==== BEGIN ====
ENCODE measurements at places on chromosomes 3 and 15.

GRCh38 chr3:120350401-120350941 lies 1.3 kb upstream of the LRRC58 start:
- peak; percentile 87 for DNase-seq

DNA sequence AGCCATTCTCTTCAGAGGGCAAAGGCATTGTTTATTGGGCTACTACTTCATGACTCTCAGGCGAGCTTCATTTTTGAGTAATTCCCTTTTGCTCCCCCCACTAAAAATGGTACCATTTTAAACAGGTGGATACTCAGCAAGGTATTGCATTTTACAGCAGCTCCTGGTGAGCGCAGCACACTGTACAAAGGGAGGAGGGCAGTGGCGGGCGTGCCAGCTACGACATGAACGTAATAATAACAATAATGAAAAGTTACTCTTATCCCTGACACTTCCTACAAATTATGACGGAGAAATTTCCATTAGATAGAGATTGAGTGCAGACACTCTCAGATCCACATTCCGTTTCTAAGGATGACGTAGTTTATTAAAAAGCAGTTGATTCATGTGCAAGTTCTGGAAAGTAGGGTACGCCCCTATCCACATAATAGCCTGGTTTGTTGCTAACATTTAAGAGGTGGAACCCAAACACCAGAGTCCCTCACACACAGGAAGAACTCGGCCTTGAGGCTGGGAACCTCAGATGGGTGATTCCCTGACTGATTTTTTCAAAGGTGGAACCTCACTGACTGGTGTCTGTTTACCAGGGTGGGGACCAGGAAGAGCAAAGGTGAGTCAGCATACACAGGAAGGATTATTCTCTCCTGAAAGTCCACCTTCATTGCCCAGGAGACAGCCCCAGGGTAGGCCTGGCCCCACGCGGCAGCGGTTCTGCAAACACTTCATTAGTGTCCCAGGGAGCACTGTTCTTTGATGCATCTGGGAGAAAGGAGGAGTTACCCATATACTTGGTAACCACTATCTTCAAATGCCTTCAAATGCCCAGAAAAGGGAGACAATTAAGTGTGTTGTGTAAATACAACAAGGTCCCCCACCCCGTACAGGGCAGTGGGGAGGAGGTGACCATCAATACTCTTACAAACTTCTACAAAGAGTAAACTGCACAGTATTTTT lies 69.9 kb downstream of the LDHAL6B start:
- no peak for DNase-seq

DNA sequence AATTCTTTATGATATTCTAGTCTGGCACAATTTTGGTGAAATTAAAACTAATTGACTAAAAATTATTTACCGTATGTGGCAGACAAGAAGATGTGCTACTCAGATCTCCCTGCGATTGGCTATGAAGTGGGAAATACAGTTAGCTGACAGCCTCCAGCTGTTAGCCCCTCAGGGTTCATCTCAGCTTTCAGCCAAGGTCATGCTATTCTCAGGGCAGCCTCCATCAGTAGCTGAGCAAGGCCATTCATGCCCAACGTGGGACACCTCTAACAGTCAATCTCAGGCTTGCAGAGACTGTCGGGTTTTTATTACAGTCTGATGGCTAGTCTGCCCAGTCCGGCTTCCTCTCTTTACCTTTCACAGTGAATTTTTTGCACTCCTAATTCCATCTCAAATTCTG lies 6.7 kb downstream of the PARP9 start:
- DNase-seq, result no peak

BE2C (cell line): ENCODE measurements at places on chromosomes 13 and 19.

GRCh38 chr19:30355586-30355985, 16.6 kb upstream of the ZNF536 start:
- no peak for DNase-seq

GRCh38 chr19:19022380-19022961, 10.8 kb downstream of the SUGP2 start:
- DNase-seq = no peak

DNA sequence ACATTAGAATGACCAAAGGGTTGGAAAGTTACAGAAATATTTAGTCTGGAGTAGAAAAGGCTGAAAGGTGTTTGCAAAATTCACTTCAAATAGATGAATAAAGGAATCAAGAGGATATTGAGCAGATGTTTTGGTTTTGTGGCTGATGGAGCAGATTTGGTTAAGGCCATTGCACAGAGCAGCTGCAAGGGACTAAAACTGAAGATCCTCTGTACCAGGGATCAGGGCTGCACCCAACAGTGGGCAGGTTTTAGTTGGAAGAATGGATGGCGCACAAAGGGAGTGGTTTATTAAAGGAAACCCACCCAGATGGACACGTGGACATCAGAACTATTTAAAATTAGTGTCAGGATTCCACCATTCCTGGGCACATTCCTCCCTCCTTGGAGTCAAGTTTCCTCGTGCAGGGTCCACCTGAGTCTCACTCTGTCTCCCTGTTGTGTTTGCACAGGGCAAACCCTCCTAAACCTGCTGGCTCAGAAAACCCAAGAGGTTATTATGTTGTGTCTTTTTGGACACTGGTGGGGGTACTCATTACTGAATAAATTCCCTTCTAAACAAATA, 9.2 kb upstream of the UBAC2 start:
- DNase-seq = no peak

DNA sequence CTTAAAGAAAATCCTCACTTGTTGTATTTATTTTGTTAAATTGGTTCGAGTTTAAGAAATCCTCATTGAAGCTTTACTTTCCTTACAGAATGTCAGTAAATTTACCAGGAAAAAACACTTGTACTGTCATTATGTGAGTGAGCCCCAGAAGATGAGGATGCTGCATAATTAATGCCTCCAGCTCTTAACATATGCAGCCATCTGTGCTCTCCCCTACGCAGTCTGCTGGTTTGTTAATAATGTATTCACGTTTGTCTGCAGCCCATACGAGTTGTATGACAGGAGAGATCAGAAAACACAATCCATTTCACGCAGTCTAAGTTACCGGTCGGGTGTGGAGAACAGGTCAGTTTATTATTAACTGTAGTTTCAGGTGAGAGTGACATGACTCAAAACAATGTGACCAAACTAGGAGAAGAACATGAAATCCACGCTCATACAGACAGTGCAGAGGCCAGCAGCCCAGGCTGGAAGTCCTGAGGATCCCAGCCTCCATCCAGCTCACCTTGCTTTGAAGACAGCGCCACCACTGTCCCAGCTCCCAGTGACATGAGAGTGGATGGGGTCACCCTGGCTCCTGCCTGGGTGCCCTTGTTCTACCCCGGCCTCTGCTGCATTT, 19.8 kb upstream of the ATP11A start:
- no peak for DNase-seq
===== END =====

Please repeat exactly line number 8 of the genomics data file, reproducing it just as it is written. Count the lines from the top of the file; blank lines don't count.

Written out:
BE2C (cell line): ENCODE measurements at places on chromosomes 13 and 19.